Hook hammer, as the name suggests, is named after the technique in which the arm bends like a hook when used. It is often used for counterattacks and supplementary strikes in close combat. Due to the fact that the attack route of this technology is generally outside the opponent’s field of view, it often makes it difficult for the opponent to defend. The main attacking areas are the head, ribs, and abdomen.
1. Right hook hammer
Stand on the right stake. Move the center of gravity to the left foot, land the entire foot on the ground, lift the right heel and rotate outward. Rotate the body counterclockwise with the palm of the foot as the axis, and drive the front arm to draw a short arc parallel to the ground from the front to the inside to the midline, reaching the face of the fist, with the eye facing upwards, and the angle between the upper arm and forearm greater than or equal to 90. (Depending on the attack distance), maintain the defensive posture with the left fist unchanged. (Figures 2-23 (1) (2))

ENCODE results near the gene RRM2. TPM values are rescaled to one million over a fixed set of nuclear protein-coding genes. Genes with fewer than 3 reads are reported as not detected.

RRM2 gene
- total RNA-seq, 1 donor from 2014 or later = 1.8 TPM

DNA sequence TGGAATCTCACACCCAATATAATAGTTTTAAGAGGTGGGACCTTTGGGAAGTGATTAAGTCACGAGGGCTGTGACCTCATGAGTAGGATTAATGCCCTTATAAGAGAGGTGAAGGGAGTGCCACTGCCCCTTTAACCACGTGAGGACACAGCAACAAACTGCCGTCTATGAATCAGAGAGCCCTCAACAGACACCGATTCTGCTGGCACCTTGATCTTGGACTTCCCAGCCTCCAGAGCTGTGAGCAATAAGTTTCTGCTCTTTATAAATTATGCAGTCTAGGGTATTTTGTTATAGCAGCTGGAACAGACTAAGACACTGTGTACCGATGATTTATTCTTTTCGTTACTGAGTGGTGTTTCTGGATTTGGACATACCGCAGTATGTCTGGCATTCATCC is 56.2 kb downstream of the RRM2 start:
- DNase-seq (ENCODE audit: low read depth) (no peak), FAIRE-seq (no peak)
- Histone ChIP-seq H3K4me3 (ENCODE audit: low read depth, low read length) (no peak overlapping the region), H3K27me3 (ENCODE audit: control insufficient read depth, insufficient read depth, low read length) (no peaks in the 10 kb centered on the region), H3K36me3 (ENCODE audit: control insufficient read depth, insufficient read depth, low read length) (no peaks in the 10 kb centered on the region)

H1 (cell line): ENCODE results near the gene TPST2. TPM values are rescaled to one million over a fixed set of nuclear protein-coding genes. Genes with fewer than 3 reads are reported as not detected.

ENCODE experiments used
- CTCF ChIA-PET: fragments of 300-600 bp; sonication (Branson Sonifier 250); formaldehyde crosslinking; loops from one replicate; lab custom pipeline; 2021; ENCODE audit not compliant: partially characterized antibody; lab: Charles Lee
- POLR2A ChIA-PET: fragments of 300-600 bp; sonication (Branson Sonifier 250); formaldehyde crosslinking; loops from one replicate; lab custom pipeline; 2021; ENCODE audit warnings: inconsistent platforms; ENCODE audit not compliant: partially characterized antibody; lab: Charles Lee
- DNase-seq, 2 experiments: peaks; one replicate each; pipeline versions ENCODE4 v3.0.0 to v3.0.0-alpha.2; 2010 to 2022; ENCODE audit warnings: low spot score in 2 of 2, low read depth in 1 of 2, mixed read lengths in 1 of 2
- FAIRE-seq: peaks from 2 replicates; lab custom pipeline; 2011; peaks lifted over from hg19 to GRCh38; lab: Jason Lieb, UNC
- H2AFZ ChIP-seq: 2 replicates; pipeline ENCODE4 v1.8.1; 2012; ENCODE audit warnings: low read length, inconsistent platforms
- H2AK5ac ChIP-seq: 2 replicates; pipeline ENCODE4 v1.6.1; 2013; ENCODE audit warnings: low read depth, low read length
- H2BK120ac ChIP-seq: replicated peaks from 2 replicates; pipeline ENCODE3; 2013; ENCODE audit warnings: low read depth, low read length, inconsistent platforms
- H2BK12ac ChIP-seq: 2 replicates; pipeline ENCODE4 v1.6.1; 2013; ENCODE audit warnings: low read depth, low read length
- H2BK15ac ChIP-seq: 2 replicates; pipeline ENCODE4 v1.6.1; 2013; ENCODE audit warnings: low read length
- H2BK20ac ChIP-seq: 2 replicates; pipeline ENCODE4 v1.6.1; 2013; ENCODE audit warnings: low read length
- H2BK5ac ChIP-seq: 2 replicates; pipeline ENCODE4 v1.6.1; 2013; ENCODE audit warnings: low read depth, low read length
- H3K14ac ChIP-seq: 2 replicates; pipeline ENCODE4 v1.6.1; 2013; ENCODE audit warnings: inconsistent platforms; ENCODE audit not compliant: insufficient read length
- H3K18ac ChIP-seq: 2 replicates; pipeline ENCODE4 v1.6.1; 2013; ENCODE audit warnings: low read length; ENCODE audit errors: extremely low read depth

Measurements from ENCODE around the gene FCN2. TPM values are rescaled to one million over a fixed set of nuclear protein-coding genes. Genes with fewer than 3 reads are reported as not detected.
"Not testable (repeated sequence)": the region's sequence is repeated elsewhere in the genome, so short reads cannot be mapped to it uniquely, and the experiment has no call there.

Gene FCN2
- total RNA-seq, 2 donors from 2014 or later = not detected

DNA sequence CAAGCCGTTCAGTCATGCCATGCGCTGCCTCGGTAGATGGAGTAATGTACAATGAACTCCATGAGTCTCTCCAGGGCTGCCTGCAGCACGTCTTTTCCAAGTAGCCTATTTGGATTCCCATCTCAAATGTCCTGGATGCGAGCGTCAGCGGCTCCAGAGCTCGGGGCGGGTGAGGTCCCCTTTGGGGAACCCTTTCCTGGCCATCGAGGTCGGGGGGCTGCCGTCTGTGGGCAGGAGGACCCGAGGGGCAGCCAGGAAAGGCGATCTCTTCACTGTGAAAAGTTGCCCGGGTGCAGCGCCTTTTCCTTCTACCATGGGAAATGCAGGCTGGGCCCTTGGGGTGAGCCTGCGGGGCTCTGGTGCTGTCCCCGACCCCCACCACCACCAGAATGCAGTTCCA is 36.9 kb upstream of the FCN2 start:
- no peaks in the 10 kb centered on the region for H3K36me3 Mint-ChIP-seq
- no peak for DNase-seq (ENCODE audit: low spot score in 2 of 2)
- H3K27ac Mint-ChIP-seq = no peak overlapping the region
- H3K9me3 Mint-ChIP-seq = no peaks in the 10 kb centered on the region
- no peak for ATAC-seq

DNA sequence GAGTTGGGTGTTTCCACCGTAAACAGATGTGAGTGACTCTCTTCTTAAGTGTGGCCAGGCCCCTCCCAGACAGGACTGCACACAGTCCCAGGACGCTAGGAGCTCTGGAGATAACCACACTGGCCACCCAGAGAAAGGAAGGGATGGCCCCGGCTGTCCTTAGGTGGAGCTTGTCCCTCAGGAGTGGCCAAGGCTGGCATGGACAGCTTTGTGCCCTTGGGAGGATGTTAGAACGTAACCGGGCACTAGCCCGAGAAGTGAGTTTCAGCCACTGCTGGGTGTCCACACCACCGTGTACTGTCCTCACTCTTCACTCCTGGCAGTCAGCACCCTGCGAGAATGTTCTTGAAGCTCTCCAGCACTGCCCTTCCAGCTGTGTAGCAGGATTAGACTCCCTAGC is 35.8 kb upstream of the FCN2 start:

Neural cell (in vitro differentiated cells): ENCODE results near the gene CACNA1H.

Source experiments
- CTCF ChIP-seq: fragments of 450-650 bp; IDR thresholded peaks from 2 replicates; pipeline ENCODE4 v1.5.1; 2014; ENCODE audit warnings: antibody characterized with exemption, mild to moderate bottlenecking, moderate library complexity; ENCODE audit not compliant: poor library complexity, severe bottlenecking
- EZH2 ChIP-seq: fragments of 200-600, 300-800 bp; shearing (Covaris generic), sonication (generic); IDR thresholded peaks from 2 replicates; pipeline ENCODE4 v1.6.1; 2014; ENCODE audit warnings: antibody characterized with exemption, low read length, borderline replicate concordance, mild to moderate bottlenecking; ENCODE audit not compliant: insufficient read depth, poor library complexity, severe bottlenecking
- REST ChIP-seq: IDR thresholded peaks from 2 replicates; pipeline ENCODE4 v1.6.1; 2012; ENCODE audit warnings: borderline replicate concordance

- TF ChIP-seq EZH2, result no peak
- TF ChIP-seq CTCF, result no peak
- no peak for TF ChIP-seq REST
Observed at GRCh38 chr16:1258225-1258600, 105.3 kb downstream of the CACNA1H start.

The rear center of gravity, turning, and punching should be coordinated, and the overall force should be exerted at the moment of hitting the target.
Confrontation between enemies and us. I quickly turned my body and punched the left side of the opponent’s face with a right hook. (Figure 2-24(1)(2))
2. Left hook pounding
[Method of action]
Stand on the right swing pile. The left foot is rotated externally, and the center of gravity is shifted forward. Turn the upper body clockwise, drive the left arm from left to right to draw a short arc parallel to the ground to the midline, force up to the fist face, fist eye up, the angle between the upper arm and the forearm is equal to or greater than 90 degrees. The right fist rotates with the body and retracts it to protect the jaw area. (Figure 2-25(1)(2))
Confrontation between enemies and us. I quickly turned around and punched the right side of the opponent’s face with a left hook. (Figure 2-26(1)(2))